I have been using mk4 for good month and half by now. In this time I have been shooting about 20 alpine skiing World cup races, where skiers are A LOT faster then some speed skater. Next to that, you have pretty good chance, that you are standing somewhere on the hill, where you see skier just a split second before you need to take photo, so there's not much time to track them (opposite of speed skating, where you have huge amount of time, to track skater before you press shutter).
I was everything but happy with mk3. It was crap and shouldn't even be called camera. With mk4 on the other side, I'm quite happy. Sure there are out of focus photos. But they were also with mk1 and mk2. In general I would say there's less out of focus photos with mk4 then it was with mk2, and for most of them, it's operators error, not camera error (with mk3 it was camera error, and percentage of in focus photos was pretty much equal as percentage of out of focus shots with mk2 or mk4 is).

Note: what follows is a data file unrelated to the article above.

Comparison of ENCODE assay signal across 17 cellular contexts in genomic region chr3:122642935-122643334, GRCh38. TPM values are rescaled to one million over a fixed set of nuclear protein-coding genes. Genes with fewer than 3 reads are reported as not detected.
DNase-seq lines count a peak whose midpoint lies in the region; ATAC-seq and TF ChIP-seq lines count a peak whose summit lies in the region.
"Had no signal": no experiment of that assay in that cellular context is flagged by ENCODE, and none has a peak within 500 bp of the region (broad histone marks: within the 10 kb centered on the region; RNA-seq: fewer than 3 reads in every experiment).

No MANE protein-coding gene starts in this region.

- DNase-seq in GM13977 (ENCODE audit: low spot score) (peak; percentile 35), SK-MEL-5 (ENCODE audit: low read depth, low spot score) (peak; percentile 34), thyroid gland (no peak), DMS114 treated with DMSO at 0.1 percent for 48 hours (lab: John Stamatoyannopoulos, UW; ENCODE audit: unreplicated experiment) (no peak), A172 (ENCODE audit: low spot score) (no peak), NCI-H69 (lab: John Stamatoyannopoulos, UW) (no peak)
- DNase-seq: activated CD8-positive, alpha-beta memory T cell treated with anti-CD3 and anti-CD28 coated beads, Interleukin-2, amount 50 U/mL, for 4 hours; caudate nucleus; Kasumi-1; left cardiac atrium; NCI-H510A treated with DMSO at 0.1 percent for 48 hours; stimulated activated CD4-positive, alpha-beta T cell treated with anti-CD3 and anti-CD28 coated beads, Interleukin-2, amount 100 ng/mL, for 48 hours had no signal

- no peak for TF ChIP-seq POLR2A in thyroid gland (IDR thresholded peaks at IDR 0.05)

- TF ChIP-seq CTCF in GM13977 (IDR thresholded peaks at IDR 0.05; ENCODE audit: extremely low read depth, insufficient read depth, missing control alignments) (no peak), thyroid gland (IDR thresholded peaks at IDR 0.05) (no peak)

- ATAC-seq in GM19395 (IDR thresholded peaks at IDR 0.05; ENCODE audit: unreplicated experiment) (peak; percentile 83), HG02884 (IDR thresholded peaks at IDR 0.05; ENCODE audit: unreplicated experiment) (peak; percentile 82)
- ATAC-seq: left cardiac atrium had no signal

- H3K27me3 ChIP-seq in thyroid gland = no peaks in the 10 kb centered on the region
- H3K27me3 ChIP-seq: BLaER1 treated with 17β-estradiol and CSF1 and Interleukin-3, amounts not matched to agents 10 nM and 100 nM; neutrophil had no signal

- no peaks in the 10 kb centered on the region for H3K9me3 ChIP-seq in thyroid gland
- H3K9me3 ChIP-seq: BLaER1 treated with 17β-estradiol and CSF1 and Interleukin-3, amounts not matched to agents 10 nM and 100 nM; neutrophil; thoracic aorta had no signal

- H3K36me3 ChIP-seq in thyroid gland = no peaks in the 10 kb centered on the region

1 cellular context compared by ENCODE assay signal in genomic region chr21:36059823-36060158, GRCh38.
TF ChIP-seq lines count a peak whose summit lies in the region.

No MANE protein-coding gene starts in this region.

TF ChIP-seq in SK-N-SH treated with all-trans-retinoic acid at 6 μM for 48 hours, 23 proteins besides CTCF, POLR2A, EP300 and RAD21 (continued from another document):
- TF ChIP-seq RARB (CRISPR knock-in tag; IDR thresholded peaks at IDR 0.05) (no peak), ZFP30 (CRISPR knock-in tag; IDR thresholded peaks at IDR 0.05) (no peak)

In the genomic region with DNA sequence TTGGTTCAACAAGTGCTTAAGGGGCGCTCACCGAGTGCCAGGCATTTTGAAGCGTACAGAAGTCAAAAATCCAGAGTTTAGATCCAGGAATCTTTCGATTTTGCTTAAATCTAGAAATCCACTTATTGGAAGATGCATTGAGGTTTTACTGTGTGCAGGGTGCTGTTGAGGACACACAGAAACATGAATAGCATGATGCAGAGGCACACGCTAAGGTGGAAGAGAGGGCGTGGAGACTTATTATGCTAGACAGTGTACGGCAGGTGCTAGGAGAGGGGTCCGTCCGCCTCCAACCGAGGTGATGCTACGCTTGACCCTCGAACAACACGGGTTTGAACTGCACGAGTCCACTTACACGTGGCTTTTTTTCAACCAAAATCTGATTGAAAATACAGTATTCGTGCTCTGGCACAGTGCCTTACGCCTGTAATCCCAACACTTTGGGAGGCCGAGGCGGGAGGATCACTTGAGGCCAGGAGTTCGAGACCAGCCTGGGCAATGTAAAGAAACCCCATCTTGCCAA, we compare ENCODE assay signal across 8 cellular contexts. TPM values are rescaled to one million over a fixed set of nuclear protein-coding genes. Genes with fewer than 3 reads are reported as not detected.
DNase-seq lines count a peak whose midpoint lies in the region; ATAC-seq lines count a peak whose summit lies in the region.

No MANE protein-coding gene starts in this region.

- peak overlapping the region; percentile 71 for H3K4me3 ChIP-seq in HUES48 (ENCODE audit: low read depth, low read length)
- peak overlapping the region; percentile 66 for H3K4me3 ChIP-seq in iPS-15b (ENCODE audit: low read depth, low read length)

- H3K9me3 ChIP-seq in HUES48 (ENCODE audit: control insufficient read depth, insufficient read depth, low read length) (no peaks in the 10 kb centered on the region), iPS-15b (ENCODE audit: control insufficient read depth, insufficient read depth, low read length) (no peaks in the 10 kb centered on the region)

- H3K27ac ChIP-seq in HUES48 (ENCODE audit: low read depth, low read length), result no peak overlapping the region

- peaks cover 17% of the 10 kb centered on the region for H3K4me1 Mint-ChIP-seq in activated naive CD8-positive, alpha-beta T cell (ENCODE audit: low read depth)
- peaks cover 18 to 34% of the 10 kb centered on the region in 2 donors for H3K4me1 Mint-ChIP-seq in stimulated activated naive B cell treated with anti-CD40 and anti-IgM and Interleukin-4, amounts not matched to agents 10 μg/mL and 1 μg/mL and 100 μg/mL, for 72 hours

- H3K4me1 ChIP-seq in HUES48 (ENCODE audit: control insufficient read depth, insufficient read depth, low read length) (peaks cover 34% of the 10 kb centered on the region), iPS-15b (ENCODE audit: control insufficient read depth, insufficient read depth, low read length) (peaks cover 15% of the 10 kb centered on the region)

So to be honest, I don't care what Galbraith say this time. If it's working fine for me, I'm happy with it. And to be honest, I do get feeling from time to time, that there are some thing which we don't know behind all this. Is he all of a sudden just Nikon fanboy? I really doubt, but it wouldn't be so impossible. Is there some grunge between him and Canon? Maybe, and it's much more possible then him being fanboy. Does he get a lot more money from Nikon then from Canon, and this influence part of his results? Most likely. But I'm pretty sure, noone of us will never know real answers to these question. But personally I take his reports with a bit of safety margin.